Financial executives in the medical device industry say the new excise tax included in the health care reform law will have a major impact on reducing their bottom line, according to a new survey by KPMG.
The survey found that 40 percent of the medical device industry financial executives polled said their companies are considering price increases and cost reductions such as decreasing headcount and changing their manufacturing processes in response.
Under the health care reform law, manufacturers and importers of medical devices would be subject to a 2.3 percent excise tax. The Internal Revenue Service and the Treasury Department issued proposed regulations for the tax in February.
The KPMG survey found that 61 percent of the 190 financial executives polled said the excise tax would negatively affect their company’s bottom line, while 60 percent predicted it would increase their company’s tax compliance costs. Fifty-five percent of the survey respondents also anticipate that it will be difficult for their company to comply with the excise tax. Sixteen percent of the respondents cited confusion over which products will be taxable and another 16 percent cited challenges in implementing systems for compliance as key issues.
Other expected compliance hurdles cited by respondents were determining the tax base for each taxable device (15 percent) and developing an implementation plan and determining the necessary resources required (13 percent).
“Manufacturers and importers of medical devices have a great deal of work to do in order to prepare to begin reporting the tax, which is effective for sales on and after the Jan. 1, 2013 effective date and applies to their sales of taxable medical devices in the United States,” said Frank Mattei, national tax leader of KPMG’s Pharmaceutical and Medical Device practice. “Companies will need to become familiar with the excise tax rules, identify their affected entities and products, and develop the appropriate compliance processes. A ‘gap’ analysis should be conducted as soon as possible to identify areas that need to be addressed.”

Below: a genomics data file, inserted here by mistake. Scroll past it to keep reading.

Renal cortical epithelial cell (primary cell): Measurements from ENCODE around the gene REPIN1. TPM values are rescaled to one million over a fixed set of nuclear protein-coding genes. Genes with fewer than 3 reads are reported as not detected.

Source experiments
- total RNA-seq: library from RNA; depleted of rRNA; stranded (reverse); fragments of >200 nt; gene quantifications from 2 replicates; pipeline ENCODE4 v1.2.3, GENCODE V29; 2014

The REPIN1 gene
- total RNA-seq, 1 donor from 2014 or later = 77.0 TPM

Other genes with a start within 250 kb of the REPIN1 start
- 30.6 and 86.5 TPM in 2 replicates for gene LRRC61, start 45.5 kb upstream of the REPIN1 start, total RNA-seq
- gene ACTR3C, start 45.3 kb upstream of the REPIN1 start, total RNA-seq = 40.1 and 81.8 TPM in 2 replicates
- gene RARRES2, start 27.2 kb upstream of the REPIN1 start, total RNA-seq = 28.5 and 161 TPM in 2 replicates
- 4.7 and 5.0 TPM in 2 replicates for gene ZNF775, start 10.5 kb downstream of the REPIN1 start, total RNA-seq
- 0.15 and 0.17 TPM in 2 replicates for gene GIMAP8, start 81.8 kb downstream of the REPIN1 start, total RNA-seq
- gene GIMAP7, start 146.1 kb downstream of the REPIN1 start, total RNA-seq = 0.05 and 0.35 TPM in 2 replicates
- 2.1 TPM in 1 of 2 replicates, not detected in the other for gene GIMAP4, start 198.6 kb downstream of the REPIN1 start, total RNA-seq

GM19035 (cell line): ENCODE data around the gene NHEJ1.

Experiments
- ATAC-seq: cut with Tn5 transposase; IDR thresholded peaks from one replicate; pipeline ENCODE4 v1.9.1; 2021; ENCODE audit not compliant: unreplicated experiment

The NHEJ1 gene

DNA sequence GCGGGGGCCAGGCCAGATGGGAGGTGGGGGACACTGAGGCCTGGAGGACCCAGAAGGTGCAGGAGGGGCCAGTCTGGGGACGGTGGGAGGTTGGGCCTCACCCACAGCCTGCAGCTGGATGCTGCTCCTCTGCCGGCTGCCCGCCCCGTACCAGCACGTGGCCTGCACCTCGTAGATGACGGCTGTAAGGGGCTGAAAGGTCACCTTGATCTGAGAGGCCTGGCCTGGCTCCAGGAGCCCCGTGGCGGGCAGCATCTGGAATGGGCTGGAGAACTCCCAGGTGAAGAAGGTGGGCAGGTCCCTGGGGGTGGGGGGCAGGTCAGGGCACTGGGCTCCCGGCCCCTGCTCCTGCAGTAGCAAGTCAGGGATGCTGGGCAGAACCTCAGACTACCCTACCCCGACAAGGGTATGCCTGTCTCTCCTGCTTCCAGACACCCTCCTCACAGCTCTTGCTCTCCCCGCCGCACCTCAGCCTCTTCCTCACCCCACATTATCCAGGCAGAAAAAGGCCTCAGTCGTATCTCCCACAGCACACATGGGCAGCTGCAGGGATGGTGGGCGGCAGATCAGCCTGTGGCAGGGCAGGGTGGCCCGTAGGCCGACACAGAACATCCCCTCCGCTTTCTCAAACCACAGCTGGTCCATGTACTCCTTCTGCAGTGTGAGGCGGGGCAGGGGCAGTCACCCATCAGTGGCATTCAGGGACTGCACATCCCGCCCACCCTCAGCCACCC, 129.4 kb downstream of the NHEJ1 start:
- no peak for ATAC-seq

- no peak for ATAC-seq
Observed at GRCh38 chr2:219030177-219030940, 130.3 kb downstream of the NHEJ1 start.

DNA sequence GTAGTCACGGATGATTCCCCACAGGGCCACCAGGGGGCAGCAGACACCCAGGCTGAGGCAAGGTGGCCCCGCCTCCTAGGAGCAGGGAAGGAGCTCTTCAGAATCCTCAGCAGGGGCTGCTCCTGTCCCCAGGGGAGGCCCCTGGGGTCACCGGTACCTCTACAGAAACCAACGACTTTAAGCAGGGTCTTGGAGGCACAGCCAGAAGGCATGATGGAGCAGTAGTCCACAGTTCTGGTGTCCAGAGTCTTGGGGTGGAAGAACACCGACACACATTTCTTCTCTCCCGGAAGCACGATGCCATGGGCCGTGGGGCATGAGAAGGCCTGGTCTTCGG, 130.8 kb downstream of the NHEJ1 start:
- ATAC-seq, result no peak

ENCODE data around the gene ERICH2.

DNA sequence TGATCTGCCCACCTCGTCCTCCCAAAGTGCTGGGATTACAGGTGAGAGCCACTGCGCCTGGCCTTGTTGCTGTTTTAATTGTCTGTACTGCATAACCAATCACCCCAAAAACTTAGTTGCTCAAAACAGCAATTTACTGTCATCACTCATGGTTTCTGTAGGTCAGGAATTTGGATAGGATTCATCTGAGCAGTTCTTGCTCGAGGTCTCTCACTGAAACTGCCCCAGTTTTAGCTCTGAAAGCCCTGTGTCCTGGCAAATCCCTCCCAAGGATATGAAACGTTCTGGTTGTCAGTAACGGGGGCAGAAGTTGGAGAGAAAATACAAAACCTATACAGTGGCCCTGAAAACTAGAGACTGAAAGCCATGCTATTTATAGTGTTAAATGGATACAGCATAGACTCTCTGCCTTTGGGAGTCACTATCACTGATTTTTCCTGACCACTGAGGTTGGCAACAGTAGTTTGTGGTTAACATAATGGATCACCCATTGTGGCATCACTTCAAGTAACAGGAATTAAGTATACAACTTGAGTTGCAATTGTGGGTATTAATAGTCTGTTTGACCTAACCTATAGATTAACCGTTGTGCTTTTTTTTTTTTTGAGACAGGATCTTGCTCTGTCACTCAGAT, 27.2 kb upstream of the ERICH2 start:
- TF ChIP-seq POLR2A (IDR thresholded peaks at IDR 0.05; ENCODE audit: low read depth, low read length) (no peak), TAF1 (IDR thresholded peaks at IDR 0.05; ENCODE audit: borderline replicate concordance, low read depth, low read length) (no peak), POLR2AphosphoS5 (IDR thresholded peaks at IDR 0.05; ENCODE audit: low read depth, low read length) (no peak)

The KPMG survey also revealed that, in response to the tax, many medical device industry companies are already considering actions that they believe would help them stay competitive.
Twenty-two percent of the survey respondents said their companies would most likely consider increasing the cost of goods sold to the purchaser, while 13 percent said their organizations would most likely consider making cost reductions in areas such as headcount and manufacturing processes. Fifty percent said they were unsure about the actions their company might take.
Thirty-five percent of the respondents to the survey said their company is currently working across several departments to prepare for the implementation of the excise tax regime. Nine percent indicated that steps were being taken to prepare for the implementation within the tax department only, while 30 percent said they were not taking any steps to prepare because they were either still trying to understand the implications or evaluate their options.
Adam Uttley, a KPMG tax partner focused on accounting methods, credits, and special projects, advised that companies should work across various functions to prepare for effective compliance, because this is not just a tax issue. “Finance and tax departments will need to work with their IT, operations, and regulatory counterparts, while keeping leadership informed of issues that could affect the business,” he said. “Although many may still be hoping for legislative relief, it would be prudent to assume that a first deposit of medical device excise tax will be due by Jan. 29, 2013, and the first quarterly federal excise tax return will be due by April 30, 2013.”
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